All that kids can be

Helping kids thrive

When you give to United Way you help give kids the boost they need to succeed in life. United Way invests in programs that increase children’s self-esteem to create friendships, reduces anxiety and depression and helps avoid isolation and create a sense of belonging.


Youth and in-school mentors were matched as friends

Changing Lives: Megan and Rebecca

Being an only child who spent a lot of time around adults, Megan had trouble fitting in with other kids at school. So she applied to be a little sister through Big Brothers, Big Sisters (BBBS) In-School Mentoring program. She was then introduced to Rebecca and her life was changed. The two have been a match for six years now.

“The minute I met Rebecca, I wanted her to be my big sister,” Megan says. “It’s just so much fun to be around each other.”

When Rebecca graduated from high school the pair were moved into the adult mentoring program through BBBS and went from spending one hour per week together on school grounds to spending upwards of four hours per week together hanging out at Rebecca’s farm with her horses and animals, going to the movies and having sleepovers.

“When I first started I didn’t know what I was getting into,” Rebecca said. “I just thought it was another volunteer opportunity. But seeing Megan grow has helped me grow so much.

Megan and RebeccaI would give Megan pointers with the horses. But Megan is really, really good with animals so I learned that sometimes I just need to step back and not coach too much. This has transferred over into my work and school life too and how I deal with people. This program doesn’t just benefit the little, it benefits the big in so many ways. Life would be a lot duller without Megan,” Rebecca says.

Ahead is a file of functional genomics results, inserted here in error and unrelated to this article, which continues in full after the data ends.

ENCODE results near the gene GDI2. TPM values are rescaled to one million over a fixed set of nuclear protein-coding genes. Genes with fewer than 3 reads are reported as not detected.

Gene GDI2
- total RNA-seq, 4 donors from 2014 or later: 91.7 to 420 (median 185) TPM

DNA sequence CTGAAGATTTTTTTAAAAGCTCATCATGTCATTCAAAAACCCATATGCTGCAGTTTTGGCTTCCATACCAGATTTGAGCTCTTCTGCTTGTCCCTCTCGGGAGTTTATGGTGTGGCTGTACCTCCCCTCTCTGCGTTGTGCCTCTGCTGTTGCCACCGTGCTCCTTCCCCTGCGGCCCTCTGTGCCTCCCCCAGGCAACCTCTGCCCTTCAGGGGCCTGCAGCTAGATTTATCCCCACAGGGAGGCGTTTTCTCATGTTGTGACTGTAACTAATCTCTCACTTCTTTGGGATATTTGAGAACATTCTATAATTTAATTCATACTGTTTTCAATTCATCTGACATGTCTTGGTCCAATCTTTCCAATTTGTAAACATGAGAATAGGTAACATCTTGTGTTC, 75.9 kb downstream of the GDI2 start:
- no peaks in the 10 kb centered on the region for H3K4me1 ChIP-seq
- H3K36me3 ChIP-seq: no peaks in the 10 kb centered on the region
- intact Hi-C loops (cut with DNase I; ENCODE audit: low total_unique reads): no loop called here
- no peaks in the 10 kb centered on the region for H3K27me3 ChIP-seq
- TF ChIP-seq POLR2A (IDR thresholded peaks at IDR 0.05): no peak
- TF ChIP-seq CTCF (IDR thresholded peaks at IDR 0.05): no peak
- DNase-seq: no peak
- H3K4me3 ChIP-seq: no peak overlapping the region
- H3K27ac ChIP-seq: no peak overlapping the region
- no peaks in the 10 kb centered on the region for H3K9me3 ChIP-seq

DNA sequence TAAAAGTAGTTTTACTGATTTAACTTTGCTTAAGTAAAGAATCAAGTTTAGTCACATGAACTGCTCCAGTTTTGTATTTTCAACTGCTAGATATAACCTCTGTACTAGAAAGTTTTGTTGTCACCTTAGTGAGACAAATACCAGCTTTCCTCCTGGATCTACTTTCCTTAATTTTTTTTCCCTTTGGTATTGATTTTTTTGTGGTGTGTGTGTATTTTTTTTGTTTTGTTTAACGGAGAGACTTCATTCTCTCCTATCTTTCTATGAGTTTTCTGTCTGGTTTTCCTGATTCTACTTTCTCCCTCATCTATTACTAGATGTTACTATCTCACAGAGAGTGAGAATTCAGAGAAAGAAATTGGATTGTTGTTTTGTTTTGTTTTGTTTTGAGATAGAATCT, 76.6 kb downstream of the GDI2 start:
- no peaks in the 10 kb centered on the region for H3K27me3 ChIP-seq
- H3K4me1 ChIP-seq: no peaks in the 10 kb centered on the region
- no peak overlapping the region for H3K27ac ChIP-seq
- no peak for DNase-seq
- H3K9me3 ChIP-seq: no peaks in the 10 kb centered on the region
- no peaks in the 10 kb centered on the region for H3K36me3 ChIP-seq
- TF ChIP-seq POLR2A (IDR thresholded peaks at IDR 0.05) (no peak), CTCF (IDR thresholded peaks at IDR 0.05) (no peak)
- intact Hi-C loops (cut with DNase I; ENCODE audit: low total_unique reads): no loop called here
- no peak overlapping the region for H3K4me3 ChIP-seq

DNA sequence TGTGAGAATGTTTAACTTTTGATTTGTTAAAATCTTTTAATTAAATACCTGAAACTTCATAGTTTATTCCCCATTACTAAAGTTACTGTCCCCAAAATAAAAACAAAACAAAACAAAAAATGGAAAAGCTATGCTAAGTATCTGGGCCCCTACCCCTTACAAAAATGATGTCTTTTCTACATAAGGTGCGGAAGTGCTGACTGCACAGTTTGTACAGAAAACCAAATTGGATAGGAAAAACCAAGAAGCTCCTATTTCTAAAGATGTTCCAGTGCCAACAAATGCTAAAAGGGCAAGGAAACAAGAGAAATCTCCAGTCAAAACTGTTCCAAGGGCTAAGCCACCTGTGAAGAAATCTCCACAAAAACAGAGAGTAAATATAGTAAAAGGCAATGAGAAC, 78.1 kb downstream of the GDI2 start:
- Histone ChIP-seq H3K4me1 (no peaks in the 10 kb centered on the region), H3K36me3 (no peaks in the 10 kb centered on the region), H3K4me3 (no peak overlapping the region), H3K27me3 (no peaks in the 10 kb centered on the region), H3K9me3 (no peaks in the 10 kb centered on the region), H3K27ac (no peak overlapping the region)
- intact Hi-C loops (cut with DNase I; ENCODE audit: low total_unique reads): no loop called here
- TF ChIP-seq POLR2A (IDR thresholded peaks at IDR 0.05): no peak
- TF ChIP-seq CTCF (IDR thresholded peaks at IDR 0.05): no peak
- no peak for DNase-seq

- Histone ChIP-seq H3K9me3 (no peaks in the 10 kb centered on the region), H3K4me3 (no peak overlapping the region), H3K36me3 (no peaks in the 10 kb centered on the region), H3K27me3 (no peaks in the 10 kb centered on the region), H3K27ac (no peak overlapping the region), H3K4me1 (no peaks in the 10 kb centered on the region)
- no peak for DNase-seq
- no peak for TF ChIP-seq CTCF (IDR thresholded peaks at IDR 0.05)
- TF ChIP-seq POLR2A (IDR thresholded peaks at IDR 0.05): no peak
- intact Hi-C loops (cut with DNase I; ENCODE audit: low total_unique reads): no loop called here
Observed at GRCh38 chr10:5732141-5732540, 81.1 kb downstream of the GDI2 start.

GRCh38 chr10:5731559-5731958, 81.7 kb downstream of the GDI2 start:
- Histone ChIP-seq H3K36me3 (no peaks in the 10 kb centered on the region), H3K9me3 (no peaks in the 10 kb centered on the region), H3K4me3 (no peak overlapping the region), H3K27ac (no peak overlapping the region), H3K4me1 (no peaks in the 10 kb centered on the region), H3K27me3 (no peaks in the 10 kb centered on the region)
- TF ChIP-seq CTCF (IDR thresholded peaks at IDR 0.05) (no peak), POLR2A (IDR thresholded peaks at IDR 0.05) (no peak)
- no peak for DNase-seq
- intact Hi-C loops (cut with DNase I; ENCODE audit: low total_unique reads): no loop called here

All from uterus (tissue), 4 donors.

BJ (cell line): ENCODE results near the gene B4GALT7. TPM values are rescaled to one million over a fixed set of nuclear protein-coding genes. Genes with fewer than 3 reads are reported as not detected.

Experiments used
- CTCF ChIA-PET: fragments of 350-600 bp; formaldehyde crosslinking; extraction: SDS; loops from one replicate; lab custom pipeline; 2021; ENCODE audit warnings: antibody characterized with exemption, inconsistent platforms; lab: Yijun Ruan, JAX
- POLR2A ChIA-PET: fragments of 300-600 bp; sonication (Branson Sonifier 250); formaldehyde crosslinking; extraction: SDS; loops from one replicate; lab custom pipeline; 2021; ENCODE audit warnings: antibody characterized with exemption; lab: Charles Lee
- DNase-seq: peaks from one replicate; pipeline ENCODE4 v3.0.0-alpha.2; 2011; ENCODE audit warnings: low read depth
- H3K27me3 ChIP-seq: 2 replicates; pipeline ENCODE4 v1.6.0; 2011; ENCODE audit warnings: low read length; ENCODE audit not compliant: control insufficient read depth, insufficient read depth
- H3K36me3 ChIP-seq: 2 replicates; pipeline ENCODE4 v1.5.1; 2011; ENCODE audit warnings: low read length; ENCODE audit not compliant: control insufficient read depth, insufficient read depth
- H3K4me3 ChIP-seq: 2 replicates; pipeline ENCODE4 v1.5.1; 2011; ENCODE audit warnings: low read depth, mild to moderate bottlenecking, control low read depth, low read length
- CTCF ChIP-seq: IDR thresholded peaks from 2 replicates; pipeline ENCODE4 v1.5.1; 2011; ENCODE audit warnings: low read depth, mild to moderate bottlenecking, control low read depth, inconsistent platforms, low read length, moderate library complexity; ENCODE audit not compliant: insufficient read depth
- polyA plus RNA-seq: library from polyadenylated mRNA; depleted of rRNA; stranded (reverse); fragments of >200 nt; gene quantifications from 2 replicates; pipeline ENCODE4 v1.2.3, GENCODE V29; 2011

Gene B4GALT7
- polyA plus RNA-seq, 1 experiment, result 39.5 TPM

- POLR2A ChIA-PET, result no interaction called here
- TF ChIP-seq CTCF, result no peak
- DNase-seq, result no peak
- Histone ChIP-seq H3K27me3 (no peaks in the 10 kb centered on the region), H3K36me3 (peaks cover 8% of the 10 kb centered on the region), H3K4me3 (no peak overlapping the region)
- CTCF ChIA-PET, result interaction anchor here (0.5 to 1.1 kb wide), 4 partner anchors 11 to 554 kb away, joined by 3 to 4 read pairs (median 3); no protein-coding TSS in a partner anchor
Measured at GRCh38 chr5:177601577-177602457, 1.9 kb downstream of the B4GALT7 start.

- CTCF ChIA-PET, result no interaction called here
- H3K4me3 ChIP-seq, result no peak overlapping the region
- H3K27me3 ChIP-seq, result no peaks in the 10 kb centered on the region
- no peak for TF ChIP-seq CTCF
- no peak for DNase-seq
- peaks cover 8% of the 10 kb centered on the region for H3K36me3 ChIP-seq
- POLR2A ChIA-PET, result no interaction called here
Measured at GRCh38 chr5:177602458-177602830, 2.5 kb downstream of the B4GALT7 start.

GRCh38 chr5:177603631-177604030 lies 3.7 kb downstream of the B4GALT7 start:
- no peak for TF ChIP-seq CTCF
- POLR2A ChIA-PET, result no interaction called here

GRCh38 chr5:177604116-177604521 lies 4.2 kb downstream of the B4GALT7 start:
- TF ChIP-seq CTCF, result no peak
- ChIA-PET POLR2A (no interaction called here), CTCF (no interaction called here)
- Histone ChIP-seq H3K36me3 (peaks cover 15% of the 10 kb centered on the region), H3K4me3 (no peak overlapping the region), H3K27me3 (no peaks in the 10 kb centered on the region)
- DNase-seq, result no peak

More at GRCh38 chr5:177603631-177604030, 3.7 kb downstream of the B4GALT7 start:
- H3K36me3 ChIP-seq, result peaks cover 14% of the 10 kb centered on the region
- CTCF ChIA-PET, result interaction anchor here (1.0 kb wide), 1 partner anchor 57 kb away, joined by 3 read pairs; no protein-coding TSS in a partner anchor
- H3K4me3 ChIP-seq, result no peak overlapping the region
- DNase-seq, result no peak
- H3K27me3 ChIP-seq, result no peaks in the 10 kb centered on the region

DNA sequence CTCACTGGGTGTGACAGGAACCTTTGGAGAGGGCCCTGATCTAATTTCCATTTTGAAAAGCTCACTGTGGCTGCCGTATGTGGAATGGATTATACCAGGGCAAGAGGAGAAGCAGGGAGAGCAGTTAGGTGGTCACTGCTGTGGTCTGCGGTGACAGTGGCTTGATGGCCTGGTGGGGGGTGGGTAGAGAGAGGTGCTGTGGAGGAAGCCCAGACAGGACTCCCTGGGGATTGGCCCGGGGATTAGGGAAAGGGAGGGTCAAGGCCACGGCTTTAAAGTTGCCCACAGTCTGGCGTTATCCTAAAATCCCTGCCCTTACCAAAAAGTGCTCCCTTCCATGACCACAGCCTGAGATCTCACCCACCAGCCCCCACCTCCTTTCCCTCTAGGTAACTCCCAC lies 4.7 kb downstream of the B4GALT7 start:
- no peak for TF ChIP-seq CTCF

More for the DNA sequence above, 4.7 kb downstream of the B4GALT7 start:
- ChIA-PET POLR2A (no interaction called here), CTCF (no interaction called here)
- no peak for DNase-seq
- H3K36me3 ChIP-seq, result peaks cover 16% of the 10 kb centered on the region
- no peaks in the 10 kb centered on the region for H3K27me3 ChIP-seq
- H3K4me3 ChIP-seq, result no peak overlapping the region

Megan echoes Rebecca’s sentiments and recommends that any kids who are having trouble at school, getting bullied or pushed around should look into being involved with BBBS because then you have someone to be there for you.

“Whenever I need something and I’m too embarrassed to ask my mom, I ask Rebecca,” says Megan.

Megan is so inspired by her relationship with Rebecca that she plans to be an in-school mentor when she turns 15 and have her own little.

Studies show that children who are mentored have higher self-esteem, confidence and interest in school and youth who volunteer to mentor are more connected to their communities. For every $1 invested in mentoring, $18 is returned to society. United Way supports the in school mentoring program through BBBS so all children are given the opportunity to have their lives changed like Megan and Rebecca.

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